(d)                    The chemical bonds linking amino acids are called peptide bonds and any time you see the word peptide you should think proteins and amino acids

(e)                    Proteins play structural roles

(f)                      Proteins also (indeed, perhaps more importantly) serve as enzymes, which are the catalysts that allow metabolic reactions to proceed

(g)                    [proteins (MicroDude)] [index]

(26) Denaturation

(a)                    The complex three-dimensional structure of a protein is vital for its proper functioning; these three-dimensional structures are not rigid but instead result from many covalent as well as non-covalent interactions between amino acid residues found within proteins

(b)                    See Figure 2.19, Quaternary protein structure

(c)                    Protein denaturation is the disruption of this three-dimensional shape

(d)                    Various processes important to microbiology involve protein denaturation including the killing of microorganisms outside of bodies (e.g., pasteurization)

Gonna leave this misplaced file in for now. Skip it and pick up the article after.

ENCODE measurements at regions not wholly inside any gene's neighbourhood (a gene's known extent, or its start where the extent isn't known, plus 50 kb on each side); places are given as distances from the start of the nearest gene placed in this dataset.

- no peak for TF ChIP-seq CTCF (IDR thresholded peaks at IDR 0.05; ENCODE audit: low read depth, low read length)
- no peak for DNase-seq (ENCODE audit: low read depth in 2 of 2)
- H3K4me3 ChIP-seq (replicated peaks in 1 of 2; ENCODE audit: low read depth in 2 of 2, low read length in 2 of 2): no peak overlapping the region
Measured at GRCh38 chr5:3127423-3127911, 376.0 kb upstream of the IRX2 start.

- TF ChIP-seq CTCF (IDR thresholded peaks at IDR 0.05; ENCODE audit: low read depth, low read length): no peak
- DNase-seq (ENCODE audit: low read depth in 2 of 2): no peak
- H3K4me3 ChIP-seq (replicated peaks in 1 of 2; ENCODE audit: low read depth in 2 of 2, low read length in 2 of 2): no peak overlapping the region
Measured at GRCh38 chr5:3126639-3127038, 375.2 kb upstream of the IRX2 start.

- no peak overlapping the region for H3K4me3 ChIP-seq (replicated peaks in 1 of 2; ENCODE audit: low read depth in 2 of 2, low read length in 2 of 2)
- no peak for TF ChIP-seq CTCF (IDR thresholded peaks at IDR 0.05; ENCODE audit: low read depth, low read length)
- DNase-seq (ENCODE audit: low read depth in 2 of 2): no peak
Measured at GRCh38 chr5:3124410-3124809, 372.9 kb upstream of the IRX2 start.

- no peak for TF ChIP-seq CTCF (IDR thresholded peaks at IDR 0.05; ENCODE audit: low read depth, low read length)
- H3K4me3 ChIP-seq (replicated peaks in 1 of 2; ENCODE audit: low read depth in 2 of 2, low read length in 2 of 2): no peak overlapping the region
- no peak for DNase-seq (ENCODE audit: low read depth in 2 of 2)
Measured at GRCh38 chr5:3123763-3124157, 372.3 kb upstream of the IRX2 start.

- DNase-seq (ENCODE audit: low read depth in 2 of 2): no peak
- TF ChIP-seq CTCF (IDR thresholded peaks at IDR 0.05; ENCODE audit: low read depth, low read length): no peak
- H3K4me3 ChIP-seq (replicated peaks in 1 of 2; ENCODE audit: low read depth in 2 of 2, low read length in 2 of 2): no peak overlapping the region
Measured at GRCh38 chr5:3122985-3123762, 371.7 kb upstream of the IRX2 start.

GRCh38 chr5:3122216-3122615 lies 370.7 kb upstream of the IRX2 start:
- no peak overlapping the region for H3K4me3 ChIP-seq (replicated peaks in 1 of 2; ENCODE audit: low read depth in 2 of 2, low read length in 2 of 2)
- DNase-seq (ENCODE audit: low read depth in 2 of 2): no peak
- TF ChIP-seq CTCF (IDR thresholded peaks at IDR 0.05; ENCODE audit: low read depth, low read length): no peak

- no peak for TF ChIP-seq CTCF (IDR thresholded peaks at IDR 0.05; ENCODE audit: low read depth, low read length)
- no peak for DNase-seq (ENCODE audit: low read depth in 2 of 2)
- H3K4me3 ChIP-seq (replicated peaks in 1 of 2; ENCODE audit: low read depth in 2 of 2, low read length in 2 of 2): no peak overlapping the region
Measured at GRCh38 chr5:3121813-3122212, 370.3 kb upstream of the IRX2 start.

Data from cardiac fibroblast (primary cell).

(e)                    [denaturation (MicroDude)] [index]

(27) Nucleic acids

(a)                    DNA and RNA are nucleic acids

(b)                    Nucleic acids play information-storage, catalytic, and energy-storage roles

(c)                    In cellular organisms the DNA typically serves the permanent information-storage role while RNA serves a temporary information-storage role

(d)                    RNAs additionally play catalytic roles involved in the transfer of DNA-coded information to protein-coded information

(e)                    The energy-storage role typically occurs in the guise of ATP, an RNA nucleotide that serves as the primary energy-exchange molecule within cells

(f)                      [nucleic acids (MicroDude)] [index]

(28) Nucleotides

(a)                    Nucleotides consist of

(i)                      A five-carbon sugar (e.g., ribose or deoxyribose)

(ii)                    A nitrogenous base

(iii)                   One or more phosphates

(b)                    Nucleotides are the building blocks of nucleic acid polymers (such as DNA)

(c)                    If more than one phosphate is attached to a nucleotide, the phosphate-to-phosphate bonds serve to store energy

(d)                    See Figure 2.20, Nucleotides

(e)                    [nucleotides (MicroDude)] [index]